The Mammoth Retail Store – Walmart


The United States of Walmart is an in-depth analysis on the behemoth Walmart, among the Big-box retail chain that’s been ruling United States for the past thirty decades daintily operating its headquarters in Bentonville, Arkansas kroger feedback survey. The writer John Dicker – an investigative journalist probes the achievement of one of the world’s greatest company also being hailed as the greatest merchant, grocer, shopper, personal company, overall merchandiser and a nation unto itself making $288 billion in yearly earnings.

While it’s been labeled as the “template firm” whose dimensions and extent sets the tone for business world at large, in addition, it throws light on how this maxim of “Low cost constantly” has been fostered, leaving numerous backlashes supporting, the evidences which prove Walmart has been assembled onto the graveyard of smaller opponents. The first portion of the book addresses the successful retail shop which has outnumbered it direct competitors like Kmart, Target, Home Depot, Best Buy to name a couple. Walmart became Americas number one toy vendor in 1998 outsmarting ‘Toys R us’ – among the first category killers until afterward. Even while it evolved, it’d easily pushed Ben Franklins five-and-dime aside.

Walmart has pictured a place where individuals could purchase at their cheapest bid. This was one causative element for smaller businesses to radically differentiate themselves or perish. Walmart spread its wings across a wide category, as stated from being a greatest retailer, largest grocery store, largest corporation dealing from Sega Genesis to Huggies, DVDs to Happy Meal, precious jeweler, leaving no stone unturned.

With this it also popularized in private label promotions, where again it overrun a merchandising firm, Ocean Spray on sale of cranberry juice (private labels allowed retailers to reduce prices 25% below competition). Walmart stands obstinate since it had launched its three stage division, with Sam’s Club wholesale discount shop and Neighborhood Market in 1993 & 98 respectively.

It was many a times caught in light of media, under charges on gender discrimination of its women employees who were paid lesser wages, poverty wages, lesser facility like the private medical insurance, undue benefit of suppliers, where when the specified cost isn’t met out, outsourced sweatshops, its policy of non-union laborers – who are at liberty to deal with their grievances directly to the officer, and it encouraged antiunion videos that asserted individuals who can talk for themselves are independent leaders.

While all this reveals the terrible side of Walmart, part two talks in details of the lawsuits which were filed against the company for gender discrimination and how Lee Scott, clarifies each and every complaint with the usual Walmart’s Rollback Smiley. He rightly promises that, very low quality jobs would never entice employees while people out there are fighting to get themselves employed in Walmart. Again it’s held liable for the subsidies that are got from the government, because it has not properly fed its employees.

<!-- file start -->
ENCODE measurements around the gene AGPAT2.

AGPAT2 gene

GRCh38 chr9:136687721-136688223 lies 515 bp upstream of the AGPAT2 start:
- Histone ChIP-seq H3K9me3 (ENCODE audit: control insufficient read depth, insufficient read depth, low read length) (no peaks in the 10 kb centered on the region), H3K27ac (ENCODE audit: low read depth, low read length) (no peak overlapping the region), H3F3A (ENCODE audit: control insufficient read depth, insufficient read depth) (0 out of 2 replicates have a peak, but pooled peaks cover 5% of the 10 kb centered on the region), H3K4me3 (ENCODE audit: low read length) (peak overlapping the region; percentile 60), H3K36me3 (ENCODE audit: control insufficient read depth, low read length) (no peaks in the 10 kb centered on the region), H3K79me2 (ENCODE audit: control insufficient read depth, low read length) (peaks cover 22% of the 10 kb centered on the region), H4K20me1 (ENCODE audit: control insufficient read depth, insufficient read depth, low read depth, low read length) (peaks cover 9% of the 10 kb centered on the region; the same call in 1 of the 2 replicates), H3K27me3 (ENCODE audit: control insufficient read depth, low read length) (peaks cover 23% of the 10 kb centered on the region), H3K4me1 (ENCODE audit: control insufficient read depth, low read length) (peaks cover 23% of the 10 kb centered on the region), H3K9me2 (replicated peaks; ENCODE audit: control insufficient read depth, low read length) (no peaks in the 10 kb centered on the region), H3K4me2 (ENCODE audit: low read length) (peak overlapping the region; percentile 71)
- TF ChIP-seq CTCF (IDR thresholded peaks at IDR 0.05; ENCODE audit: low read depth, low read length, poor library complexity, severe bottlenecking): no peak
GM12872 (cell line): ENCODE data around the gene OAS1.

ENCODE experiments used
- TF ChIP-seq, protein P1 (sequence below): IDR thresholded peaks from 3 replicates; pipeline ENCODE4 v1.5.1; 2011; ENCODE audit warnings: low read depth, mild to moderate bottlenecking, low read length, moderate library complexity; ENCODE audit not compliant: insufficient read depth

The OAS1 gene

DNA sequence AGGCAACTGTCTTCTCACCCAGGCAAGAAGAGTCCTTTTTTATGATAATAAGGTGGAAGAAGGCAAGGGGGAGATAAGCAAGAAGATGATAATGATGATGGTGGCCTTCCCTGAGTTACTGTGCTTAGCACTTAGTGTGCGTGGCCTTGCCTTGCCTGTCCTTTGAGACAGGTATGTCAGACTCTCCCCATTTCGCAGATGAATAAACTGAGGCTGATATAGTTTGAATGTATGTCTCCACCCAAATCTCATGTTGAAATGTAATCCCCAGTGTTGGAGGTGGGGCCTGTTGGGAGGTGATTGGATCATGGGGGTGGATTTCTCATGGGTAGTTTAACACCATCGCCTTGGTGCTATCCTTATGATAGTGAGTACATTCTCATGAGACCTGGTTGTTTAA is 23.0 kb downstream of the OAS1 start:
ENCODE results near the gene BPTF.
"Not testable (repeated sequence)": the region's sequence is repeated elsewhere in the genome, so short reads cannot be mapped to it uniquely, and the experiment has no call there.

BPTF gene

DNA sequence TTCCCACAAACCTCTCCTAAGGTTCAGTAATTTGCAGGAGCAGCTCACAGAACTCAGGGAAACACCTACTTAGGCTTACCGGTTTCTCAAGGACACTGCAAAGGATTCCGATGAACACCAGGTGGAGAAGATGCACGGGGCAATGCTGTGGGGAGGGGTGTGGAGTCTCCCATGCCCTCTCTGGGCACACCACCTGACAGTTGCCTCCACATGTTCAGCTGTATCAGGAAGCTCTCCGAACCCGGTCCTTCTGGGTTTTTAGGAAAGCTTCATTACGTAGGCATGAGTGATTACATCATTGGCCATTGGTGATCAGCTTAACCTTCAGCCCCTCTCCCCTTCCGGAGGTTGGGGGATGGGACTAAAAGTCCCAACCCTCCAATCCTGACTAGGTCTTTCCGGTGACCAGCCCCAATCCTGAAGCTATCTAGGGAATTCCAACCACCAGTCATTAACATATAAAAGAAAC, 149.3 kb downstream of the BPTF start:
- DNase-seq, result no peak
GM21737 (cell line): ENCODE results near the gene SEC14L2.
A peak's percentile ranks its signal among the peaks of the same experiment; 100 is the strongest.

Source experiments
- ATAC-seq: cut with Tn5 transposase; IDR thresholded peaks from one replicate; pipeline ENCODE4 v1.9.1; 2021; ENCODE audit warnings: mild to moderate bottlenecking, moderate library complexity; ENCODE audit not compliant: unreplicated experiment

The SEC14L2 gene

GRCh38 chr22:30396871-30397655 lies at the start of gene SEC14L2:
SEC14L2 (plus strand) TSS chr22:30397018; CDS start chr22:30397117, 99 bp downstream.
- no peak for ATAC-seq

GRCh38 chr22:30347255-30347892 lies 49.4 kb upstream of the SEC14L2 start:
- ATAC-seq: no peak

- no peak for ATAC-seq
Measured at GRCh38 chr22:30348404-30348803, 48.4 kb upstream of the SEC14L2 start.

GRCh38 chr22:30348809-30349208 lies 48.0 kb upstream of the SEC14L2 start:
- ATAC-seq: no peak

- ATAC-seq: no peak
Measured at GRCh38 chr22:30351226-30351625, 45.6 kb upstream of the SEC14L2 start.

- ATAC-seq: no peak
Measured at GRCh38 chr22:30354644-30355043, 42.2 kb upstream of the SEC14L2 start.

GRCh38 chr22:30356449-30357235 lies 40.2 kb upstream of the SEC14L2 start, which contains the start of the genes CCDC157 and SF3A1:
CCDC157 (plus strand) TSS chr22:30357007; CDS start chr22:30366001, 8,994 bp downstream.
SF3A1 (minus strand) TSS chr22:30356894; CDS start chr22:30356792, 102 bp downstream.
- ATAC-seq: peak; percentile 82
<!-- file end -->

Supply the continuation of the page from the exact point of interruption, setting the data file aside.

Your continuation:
Then it talks about the censorship issue that rose up with magazines like Maxim, Stuff portraying lewd and less than legal pictures on its cover page, which rightly hampers it name as a ‘family store’, its spiky failure to expand to New York against the individuals, its apparent support to George W. Bush and so for republicans and a lot more. However, the irony remains that, whatever charges are raised against this huge box retail chain aka Walmart, the reality is that, people shop, shop and shop, since it delivers the lowest prices as it claims, because its only national retailer targeting small rural towns, topping it all, the simple fact that its effect on a neighborhood small business community could be traced empirically.

The book keeps the reader engrossed in the combo of verity of less than attractive facts with accomplishment of this corporation. The author has hand-picked examples which are sharply defied by the CEO of the firm, Lee Scott, which makes it interesting. Less than every other success stories, it revolves mainly on the content which proves its strength. Last, the book may be an eye -opener for people prepared to understand about Walmart, but ultimately it might have less than the necessary impact to stop people from shopping at this giant outlet, after all, as the author asserts, we’re all “Walmart’s Bitches”.

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